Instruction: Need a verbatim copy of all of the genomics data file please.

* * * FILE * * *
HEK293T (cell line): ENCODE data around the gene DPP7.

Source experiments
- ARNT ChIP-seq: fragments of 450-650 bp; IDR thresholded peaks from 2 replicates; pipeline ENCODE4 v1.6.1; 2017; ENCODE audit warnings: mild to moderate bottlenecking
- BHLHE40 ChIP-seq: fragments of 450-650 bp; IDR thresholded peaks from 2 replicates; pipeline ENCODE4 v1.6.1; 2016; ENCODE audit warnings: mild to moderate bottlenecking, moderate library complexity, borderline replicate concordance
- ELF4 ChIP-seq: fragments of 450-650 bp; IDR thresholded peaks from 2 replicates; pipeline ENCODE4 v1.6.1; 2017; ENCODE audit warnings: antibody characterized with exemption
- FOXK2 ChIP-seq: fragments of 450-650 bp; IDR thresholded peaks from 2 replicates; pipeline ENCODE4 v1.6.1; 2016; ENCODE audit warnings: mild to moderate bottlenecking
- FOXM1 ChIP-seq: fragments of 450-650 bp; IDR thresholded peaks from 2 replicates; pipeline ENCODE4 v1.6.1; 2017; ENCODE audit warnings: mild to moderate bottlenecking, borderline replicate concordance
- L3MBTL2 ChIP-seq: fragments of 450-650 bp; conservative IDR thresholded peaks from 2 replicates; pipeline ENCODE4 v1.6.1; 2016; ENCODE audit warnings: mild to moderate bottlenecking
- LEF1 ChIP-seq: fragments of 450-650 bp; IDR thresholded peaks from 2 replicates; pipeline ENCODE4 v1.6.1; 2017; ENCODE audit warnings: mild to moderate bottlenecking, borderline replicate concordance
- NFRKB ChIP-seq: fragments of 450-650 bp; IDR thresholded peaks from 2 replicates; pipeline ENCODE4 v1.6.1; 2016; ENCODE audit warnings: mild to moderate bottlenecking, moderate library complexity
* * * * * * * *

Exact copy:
HEK293T (cell line): ENCODE data around the gene DPP7.

Source experiments
- ARNT ChIP-seq: fragments of 450-650 bp; IDR thresholded peaks from 2 replicates; pipeline ENCODE4 v1.6.1; 2017; ENCODE audit warnings: mild to moderate bottlenecking
- BHLHE40 ChIP-seq: fragments of 450-650 bp; IDR thresholded peaks from 2 replicates; pipeline ENCODE4 v1.6.1; 2016; ENCODE audit warnings: mild to moderate bottlenecking, moderate library complexity, borderline replicate concordance
- ELF4 ChIP-seq: fragments of 450-650 bp; IDR thresholded peaks from 2 replicates; pipeline ENCODE4 v1.6.1; 2017; ENCODE audit warnings: antibody characterized with exemption
- FOXK2 ChIP-seq: fragments of 450-650 bp; IDR thresholded peaks from 2 replicates; pipeline ENCODE4 v1.6.1; 2016; ENCODE audit warnings: mild to moderate bottlenecking
- FOXM1 ChIP-seq: fragments of 450-650 bp; IDR thresholded peaks from 2 replicates; pipeline ENCODE4 v1.6.1; 2017; ENCODE audit warnings: mild to moderate bottlenecking, borderline replicate concordance
- L3MBTL2 ChIP-seq: fragments of 450-650 bp; conservative IDR thresholded peaks from 2 replicates; pipeline ENCODE4 v1.6.1; 2016; ENCODE audit warnings: mild to moderate bottlenecking
- LEF1 ChIP-seq: fragments of 450-650 bp; IDR thresholded peaks from 2 replicates; pipeline ENCODE4 v1.6.1; 2017; ENCODE audit warnings: mild to moderate bottlenecking, borderline replicate concordance
- NFRKB ChIP-seq: fragments of 450-650 bp; IDR thresholded peaks from 2 replicates; pipeline ENCODE4 v1.6.1; 2016; ENCODE audit warnings: mild to moderate bottlenecking, moderate library complexity